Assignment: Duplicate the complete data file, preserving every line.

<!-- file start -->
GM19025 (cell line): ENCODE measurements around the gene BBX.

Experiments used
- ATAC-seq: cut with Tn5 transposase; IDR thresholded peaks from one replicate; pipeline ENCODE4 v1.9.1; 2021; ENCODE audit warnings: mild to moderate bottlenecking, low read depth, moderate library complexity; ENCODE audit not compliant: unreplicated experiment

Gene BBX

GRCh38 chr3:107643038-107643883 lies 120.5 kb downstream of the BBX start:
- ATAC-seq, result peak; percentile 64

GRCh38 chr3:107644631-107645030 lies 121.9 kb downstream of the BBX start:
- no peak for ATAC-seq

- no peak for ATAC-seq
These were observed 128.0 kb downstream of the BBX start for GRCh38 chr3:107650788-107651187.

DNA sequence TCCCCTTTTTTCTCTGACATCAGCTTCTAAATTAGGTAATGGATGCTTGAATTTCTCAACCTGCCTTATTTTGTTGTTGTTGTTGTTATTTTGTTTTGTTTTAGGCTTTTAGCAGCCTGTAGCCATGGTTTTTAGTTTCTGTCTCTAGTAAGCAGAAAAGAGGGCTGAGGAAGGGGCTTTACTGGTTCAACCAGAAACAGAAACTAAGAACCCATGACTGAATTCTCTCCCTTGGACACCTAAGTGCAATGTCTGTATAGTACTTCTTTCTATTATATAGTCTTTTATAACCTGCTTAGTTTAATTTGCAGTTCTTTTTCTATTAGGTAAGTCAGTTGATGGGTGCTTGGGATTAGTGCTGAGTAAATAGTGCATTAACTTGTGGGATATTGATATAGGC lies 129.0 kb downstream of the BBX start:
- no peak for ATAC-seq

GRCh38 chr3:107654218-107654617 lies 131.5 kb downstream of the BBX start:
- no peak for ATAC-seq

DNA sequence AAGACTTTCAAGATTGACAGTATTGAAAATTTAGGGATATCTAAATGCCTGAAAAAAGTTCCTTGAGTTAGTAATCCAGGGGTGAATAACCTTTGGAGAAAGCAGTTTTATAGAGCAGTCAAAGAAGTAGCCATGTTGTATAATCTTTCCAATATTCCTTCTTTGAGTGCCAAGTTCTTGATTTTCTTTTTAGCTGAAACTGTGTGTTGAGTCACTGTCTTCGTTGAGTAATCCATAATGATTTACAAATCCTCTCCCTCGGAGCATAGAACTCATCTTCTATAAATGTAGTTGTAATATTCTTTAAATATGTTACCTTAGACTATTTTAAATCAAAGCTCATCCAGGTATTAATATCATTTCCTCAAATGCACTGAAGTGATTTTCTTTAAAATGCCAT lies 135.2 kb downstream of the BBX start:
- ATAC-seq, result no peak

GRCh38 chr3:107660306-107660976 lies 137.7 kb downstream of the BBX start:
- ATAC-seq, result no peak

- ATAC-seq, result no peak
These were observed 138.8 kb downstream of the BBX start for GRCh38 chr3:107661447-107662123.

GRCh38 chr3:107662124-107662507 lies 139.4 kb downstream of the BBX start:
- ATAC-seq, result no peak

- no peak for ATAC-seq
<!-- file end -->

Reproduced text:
GM19025 (cell line): ENCODE measurements around the gene BBX.

Experiments used
- ATAC-seq: cut with Tn5 transposase; IDR thresholded peaks from one replicate; pipeline ENCODE4 v1.9.1; 2021; ENCODE audit warnings: mild to moderate bottlenecking, low read depth, moderate library complexity; ENCODE audit not compliant: unreplicated experiment

Gene BBX

GRCh38 chr3:107643038-107643883 lies 120.5 kb downstream of the BBX start:
- ATAC-seq, result peak; percentile 64

GRCh38 chr3:107644631-107645030 lies 121.9 kb downstream of the BBX start:
- no peak for ATAC-seq

- no peak for ATAC-seq
These were observed 128.0 kb downstream of the BBX start for GRCh38 chr3:107650788-107651187.

DNA sequence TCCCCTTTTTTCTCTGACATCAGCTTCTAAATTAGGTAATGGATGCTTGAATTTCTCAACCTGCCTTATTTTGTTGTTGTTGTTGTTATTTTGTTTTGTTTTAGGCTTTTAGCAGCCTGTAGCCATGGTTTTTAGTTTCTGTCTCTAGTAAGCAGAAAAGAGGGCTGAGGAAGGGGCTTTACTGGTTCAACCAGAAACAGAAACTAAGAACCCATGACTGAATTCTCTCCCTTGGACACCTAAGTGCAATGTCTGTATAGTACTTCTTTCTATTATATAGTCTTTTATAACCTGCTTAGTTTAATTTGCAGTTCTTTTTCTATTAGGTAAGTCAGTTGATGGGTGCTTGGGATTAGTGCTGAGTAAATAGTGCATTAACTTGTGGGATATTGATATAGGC lies 129.0 kb downstream of the BBX start:
- no peak for ATAC-seq

GRCh38 chr3:107654218-107654617 lies 131.5 kb downstream of the BBX start:
- no peak for ATAC-seq

DNA sequence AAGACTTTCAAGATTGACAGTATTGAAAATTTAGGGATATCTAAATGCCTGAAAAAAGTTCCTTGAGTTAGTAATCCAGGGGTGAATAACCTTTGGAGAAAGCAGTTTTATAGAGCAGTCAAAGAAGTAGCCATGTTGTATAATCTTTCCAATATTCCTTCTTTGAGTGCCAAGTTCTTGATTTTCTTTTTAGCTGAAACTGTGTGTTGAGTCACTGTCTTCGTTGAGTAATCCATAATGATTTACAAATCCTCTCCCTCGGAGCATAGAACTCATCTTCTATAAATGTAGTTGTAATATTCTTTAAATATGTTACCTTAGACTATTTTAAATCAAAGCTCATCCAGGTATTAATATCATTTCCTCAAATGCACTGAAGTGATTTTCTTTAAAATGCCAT lies 135.2 kb downstream of the BBX start:
- ATAC-seq, result no peak

GRCh38 chr3:107660306-107660976 lies 137.7 kb downstream of the BBX start:
- ATAC-seq, result no peak

- ATAC-seq, result no peak
These were observed 138.8 kb downstream of the BBX start for GRCh38 chr3:107661447-107662123.

GRCh38 chr3:107662124-107662507 lies 139.4 kb downstream of the BBX start:
- ATAC-seq, result no peak

- no peak for ATAC-seq